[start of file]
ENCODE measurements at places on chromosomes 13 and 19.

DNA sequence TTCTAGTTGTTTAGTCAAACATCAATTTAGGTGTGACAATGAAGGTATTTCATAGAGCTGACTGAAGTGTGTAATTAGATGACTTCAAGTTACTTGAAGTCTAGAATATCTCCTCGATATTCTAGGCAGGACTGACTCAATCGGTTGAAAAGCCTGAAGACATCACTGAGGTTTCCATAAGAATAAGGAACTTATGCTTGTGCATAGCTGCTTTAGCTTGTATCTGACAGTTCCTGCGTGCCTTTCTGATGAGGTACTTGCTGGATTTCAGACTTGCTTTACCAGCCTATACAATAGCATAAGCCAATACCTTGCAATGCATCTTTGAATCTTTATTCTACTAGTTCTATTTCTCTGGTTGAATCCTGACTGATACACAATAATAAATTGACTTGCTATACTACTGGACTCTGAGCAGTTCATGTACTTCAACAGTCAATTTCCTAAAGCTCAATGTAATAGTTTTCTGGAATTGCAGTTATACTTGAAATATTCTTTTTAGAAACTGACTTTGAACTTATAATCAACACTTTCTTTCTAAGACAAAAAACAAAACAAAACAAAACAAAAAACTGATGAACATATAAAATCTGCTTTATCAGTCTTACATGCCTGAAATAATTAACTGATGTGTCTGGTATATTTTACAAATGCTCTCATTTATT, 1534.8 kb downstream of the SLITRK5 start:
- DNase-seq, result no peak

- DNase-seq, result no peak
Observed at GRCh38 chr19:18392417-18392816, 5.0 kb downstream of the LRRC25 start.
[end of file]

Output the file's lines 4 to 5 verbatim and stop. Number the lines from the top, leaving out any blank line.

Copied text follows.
- DNase-seq, result no peak
Observed at GRCh38 chr19:18392417-18392816, 5.0 kb downstream of the LRRC25 start.